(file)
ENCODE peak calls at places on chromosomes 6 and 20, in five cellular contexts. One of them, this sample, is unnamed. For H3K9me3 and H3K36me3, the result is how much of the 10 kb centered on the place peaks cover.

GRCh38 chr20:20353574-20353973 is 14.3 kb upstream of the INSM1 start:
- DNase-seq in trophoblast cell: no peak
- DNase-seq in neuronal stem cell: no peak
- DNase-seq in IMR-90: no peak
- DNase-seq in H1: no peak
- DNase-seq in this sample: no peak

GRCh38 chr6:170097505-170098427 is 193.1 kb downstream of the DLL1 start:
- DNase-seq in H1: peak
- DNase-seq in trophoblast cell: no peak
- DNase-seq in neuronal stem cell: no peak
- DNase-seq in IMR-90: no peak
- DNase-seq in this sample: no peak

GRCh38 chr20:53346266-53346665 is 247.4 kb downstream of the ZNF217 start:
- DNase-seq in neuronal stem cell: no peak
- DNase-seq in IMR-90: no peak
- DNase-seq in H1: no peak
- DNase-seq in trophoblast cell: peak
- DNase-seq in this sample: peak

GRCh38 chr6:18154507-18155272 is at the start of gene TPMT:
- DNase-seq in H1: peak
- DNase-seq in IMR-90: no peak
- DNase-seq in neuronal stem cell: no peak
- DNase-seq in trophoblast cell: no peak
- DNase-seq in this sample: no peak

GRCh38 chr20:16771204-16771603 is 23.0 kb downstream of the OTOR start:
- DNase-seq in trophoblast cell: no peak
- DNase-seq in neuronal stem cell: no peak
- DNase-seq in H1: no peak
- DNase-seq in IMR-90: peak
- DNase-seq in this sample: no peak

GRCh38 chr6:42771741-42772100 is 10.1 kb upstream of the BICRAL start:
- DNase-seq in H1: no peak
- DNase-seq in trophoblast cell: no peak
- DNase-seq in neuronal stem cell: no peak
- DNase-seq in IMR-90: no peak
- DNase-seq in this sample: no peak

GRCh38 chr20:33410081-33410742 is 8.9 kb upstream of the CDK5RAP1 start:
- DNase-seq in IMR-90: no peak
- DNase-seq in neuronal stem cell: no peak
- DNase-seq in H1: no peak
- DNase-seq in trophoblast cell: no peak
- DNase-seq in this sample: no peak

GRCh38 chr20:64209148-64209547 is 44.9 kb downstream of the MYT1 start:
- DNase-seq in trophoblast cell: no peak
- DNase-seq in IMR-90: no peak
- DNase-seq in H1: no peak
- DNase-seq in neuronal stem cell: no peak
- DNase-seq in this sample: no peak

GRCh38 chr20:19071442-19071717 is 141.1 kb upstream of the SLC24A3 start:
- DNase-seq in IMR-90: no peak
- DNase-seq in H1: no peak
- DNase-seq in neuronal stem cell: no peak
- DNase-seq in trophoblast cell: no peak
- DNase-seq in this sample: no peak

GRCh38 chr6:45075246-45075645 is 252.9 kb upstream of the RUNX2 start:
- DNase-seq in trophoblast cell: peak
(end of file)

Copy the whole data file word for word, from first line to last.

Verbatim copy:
ENCODE peak calls at places on chromosomes 6 and 20, in five cellular contexts. One of them, this sample, is unnamed. For H3K9me3 and H3K36me3, the result is how much of the 10 kb centered on the place peaks cover.

GRCh38 chr20:20353574-20353973 is 14.3 kb upstream of the INSM1 start:
- DNase-seq in trophoblast cell: no peak
- DNase-seq in neuronal stem cell: no peak
- DNase-seq in IMR-90: no peak
- DNase-seq in H1: no peak
- DNase-seq in this sample: no peak

GRCh38 chr6:170097505-170098427 is 193.1 kb downstream of the DLL1 start:
- DNase-seq in H1: peak
- DNase-seq in trophoblast cell: no peak
- DNase-seq in neuronal stem cell: no peak
- DNase-seq in IMR-90: no peak
- DNase-seq in this sample: no peak

GRCh38 chr20:53346266-53346665 is 247.4 kb downstream of the ZNF217 start:
- DNase-seq in neuronal stem cell: no peak
- DNase-seq in IMR-90: no peak
- DNase-seq in H1: no peak
- DNase-seq in trophoblast cell: peak
- DNase-seq in this sample: peak

GRCh38 chr6:18154507-18155272 is at the start of gene TPMT:
- DNase-seq in H1: peak
- DNase-seq in IMR-90: no peak
- DNase-seq in neuronal stem cell: no peak
- DNase-seq in trophoblast cell: no peak
- DNase-seq in this sample: no peak

GRCh38 chr20:16771204-16771603 is 23.0 kb downstream of the OTOR start:
- DNase-seq in trophoblast cell: no peak
- DNase-seq in neuronal stem cell: no peak
- DNase-seq in H1: no peak
- DNase-seq in IMR-90: peak
- DNase-seq in this sample: no peak

GRCh38 chr6:42771741-42772100 is 10.1 kb upstream of the BICRAL start:
- DNase-seq in H1: no peak
- DNase-seq in trophoblast cell: no peak
- DNase-seq in neuronal stem cell: no peak
- DNase-seq in IMR-90: no peak
- DNase-seq in this sample: no peak

GRCh38 chr20:33410081-33410742 is 8.9 kb upstream of the CDK5RAP1 start:
- DNase-seq in IMR-90: no peak
- DNase-seq in neuronal stem cell: no peak
- DNase-seq in H1: no peak
- DNase-seq in trophoblast cell: no peak
- DNase-seq in this sample: no peak

GRCh38 chr20:64209148-64209547 is 44.9 kb downstream of the MYT1 start:
- DNase-seq in trophoblast cell: no peak
- DNase-seq in IMR-90: no peak
- DNase-seq in H1: no peak
- DNase-seq in neuronal stem cell: no peak
- DNase-seq in this sample: no peak

GRCh38 chr20:19071442-19071717 is 141.1 kb upstream of the SLC24A3 start:
- DNase-seq in IMR-90: no peak
- DNase-seq in H1: no peak
- DNase-seq in neuronal stem cell: no peak
- DNase-seq in trophoblast cell: no peak
- DNase-seq in this sample: no peak

GRCh38 chr6:45075246-45075645 is 252.9 kb upstream of the RUNX2 start:
- DNase-seq in trophoblast cell: peak